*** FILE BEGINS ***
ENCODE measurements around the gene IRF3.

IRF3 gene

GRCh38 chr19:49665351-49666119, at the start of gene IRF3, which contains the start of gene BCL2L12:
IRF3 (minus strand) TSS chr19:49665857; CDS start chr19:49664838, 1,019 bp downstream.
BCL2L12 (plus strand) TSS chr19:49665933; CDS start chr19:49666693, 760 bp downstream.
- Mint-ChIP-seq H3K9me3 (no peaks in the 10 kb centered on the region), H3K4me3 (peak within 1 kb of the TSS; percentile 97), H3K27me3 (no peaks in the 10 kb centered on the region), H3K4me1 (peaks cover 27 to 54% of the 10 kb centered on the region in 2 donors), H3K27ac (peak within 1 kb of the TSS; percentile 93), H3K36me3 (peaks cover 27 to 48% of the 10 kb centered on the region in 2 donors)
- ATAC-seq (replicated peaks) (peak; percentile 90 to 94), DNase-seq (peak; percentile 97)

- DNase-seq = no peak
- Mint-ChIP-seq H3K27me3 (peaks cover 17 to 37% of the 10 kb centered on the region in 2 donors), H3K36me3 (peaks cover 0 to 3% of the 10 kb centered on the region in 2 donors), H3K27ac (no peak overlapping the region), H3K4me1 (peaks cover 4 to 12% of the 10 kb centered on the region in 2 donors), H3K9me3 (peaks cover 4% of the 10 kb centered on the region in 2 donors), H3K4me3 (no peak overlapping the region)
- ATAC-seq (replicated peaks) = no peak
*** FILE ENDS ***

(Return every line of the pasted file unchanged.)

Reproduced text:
ENCODE measurements around the gene IRF3.

IRF3 gene

GRCh38 chr19:49665351-49666119, at the start of gene IRF3, which contains the start of gene BCL2L12:
IRF3 (minus strand) TSS chr19:49665857; CDS start chr19:49664838, 1,019 bp downstream.
BCL2L12 (plus strand) TSS chr19:49665933; CDS start chr19:49666693, 760 bp downstream.
- Mint-ChIP-seq H3K9me3 (no peaks in the 10 kb centered on the region), H3K4me3 (peak within 1 kb of the TSS; percentile 97), H3K27me3 (no peaks in the 10 kb centered on the region), H3K4me1 (peaks cover 27 to 54% of the 10 kb centered on the region in 2 donors), H3K27ac (peak within 1 kb of the TSS; percentile 93), H3K36me3 (peaks cover 27 to 48% of the 10 kb centered on the region in 2 donors)
- ATAC-seq (replicated peaks) (peak; percentile 90 to 94), DNase-seq (peak; percentile 97)

- DNase-seq = no peak
- Mint-ChIP-seq H3K27me3 (peaks cover 17 to 37% of the 10 kb centered on the region in 2 donors), H3K36me3 (peaks cover 0 to 3% of the 10 kb centered on the region in 2 donors), H3K27ac (no peak overlapping the region), H3K4me1 (peaks cover 4 to 12% of the 10 kb centered on the region in 2 donors), H3K9me3 (peaks cover 4% of the 10 kb centered on the region in 2 donors), H3K4me3 (no peak overlapping the region)
- ATAC-seq (replicated peaks) = no peak